• Tip – I pour my boiling water then I take a bath because when I get out it’s cool enough to use, but also because you’ll need to change the dressing if it gets wet, so makes sense to do the daily dressing after bath/shower time
  • Get your dressings and towel prepared
  • Pop the toes in the salt water for a minute, maybe 2
  • Remove toe, dry VERY CAREFULLY and try not to touch the wound (I leave to air dry, I just use the towel to pop my wet foot on)
  • When the toe is fully dry, dress the toe
  • The dressing should be placed directly over the wound, shiny side down (I very loosely tape my dressing pad to the toe to prevent it slipping around)
  • Pop the tubular bandage over the dressing, it should be twice the length of the toe. Then twist the bandage and pull the other half down. This means you wont see the top of the toe
  • I then use tape to secure the bandage. DO NOT WRAP THE BANDAGE OR TAPE TOO TIGHTLY BECAUSE THIS CAN REDUCE BLOOD FLOW. Take it from someone who knows. If it feels too tight at any point, redo it
  • Repeat this every day until the wound has healed. It can take weeks. I do mine every  day until it has completely healed. Better to be safe than sorry
  • Healing can take anywhere between 6-12 weeks.

Things to Note

As you’re required to change your own dressings, you’ll need to have stocks in ready. When my leaflet explaining what would happen arrived in the post a few weeks before the first procedure, it stated that not all of the required items were available on prescription.  Even though the tape and the sterile dressing pads are available on prescription, I decided that I would order all of my own supplies through amazon. This might be useful if you’re in England and have to pay for your prescriptions, amazon might work out being cheaper.

I use the following:

https://www.amazon.co.uk/Religauze-REL481-Tubular-Gauze-Size/dp/B00B2LLEVA/ref=pd_nav_hcs_rp_t_1?_encoding=UTF8&psc=1&refRID=40XZV03YCGKD1VBDD84V

You’ll need to adjust the size of the gauze depending on which toe you’ve had work on. Big toe = bigger gauze.

https://www.amazon.co.uk/Mefix-Adhesive-Fabric-Dressing-5cm/dp/B002ZH2Z04/ref=pd_nav_hcs_rp_t_2?_encoding=UTF8&psc=1&refRID=E3SVSK7MMQ9FVHY2HGH8

I cut this into the sections, and then I halve them to make them more manageable sizes.

https://www.amazon.co.uk/MELOLIN-INDIVIDUAL-STERILE-ADHERENT-DRESSINGS/dp/B00C0AVMHS/ref=pd_rhf_pe_s_cp_0_6?_encoding=UTF8&pd_rd_i=B00C0AVMHS&pd_rd_r=V130NJB9X4G9N165V1RJ&pd_rd_w=9H84a&pd_rd_wg=Q0jkG&psc=1&refRID=V130NJB9X4G9N165V1RJ

Again, I cut these in halves. This is my personal preference, but half a dressing means that it’s less chunky and it’s easier to apply and tape the gauze, no trying to fit the whole dressing in.

The leaflet also stated that I would be back to the clinic a few days later for my first dressing change. This is no longer offered here. I appreciate each NHS is different but bear this in mind. Which nicely leads me on to….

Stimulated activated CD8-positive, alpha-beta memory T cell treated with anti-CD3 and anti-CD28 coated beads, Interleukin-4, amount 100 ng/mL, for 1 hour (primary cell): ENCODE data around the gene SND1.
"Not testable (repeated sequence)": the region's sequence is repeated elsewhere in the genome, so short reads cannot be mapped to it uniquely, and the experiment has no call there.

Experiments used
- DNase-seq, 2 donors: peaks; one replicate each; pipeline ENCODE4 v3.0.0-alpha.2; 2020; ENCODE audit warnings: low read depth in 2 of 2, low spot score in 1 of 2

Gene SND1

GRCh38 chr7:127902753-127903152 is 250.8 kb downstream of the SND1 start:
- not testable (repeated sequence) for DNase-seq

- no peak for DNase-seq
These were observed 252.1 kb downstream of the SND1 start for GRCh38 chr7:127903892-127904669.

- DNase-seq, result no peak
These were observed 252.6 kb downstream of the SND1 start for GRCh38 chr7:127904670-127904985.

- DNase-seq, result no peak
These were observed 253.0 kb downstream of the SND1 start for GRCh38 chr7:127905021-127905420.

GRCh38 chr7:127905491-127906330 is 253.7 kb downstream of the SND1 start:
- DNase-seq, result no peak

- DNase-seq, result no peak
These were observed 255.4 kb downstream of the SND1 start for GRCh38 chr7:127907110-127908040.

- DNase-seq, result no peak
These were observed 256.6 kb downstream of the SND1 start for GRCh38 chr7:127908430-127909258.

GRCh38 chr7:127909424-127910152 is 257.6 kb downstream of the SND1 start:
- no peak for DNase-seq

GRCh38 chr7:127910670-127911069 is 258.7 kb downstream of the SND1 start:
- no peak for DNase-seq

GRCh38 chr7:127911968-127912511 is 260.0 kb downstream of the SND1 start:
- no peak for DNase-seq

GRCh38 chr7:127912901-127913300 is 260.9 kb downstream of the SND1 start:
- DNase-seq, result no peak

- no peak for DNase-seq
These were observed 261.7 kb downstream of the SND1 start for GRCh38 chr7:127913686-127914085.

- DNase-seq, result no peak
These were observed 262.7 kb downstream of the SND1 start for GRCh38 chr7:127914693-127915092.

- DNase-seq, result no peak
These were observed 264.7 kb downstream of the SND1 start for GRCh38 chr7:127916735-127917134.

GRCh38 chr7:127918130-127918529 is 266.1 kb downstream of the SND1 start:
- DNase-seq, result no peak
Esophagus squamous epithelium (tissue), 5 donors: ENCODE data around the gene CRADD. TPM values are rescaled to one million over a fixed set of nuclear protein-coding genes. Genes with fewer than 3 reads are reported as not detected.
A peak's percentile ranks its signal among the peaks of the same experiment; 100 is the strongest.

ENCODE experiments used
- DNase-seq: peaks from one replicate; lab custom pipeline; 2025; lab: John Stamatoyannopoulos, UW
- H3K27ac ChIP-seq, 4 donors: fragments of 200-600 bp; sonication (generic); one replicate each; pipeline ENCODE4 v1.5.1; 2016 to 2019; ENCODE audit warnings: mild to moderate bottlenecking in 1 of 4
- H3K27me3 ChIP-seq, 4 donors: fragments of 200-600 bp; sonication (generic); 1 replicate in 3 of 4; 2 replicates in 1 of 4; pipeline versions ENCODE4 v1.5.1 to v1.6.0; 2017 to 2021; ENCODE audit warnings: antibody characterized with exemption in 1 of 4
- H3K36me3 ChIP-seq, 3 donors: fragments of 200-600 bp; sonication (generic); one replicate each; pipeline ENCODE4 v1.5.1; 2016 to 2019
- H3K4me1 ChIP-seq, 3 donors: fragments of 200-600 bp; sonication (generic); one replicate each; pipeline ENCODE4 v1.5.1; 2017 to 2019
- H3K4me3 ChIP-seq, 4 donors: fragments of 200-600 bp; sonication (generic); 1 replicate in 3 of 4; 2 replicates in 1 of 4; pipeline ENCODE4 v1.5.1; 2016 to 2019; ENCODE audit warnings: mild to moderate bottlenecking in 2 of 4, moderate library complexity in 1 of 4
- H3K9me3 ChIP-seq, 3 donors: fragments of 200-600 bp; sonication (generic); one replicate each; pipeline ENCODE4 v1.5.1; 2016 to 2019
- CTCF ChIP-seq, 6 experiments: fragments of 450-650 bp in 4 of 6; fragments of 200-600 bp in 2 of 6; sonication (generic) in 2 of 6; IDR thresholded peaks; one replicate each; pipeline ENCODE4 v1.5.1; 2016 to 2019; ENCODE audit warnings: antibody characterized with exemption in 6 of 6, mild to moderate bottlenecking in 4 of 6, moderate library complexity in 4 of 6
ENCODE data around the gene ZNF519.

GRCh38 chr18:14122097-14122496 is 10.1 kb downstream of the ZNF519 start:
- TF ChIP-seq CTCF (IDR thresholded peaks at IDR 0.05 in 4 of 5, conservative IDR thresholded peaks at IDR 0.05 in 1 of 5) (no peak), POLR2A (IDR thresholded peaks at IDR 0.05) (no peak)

Ask the podiatrist HOW to change your dressings. Because I was never given ANY information on this and had to learn very very quickly what to do. It was trial and error but after the first maybe 10 times, I’d perfected my technique. Although bear in mind, each toe is in different positions with toes/no toes either side so you’ll have to adapt your technique but you’ll become a pro.

If you suspect infection, go to your GP. I developed two infections on the first big toe, both of which had to be treated with antibiotics. I was on methotrexate during this time so was at a heightened rise of infection, so bear this in mind. In my experience, if you’re concerned about the healing, or lack thereof, booking a nurse appointment might be worthwhile. For toe number 1, I booked an appointment because on top of infections, I also had no idea what the toe was supposed to look like or it it was healing. I then started to worry I was overreacting, but the nurse was really sympathetic and it was reassuring to hear that the toe was healing nicely, and that my dressings were doing the job.

Here’s a wonderful selection off photos from over the last year for you to enjoy

 

 

 

 

Today went well, the three nails off were all declared healthy but my request to have them off anyway was still fully supported and for this I am incredibly grateful. I am however in a lot of pain now. Having my fused toe injected (second on the right foot) was literally the worst injection to date, and I did cry, but the team were lovely and my Mum, as always, was there to support me. The anesthetic wore off very quickly and I’ve been popping tramadol like they’re sweets, but still very, very sore. I am due to log on from home soon to work but I suspect I am going to need to nap.

IMG_1839

Feet up on my sofa, Disney pjs on (are there any other kind?), cat on my legs, endless supplies of cups of tea.

If you’ve got this far then as always, I salute you. If you’ve been considering permanent removal then I can’t recommend it enough. If you’ve any questions or are curious about anything then please get in touch.

I’m off to put Aladdin on, coorie in with my cat and marvel at being another step closer to my own personal recovery.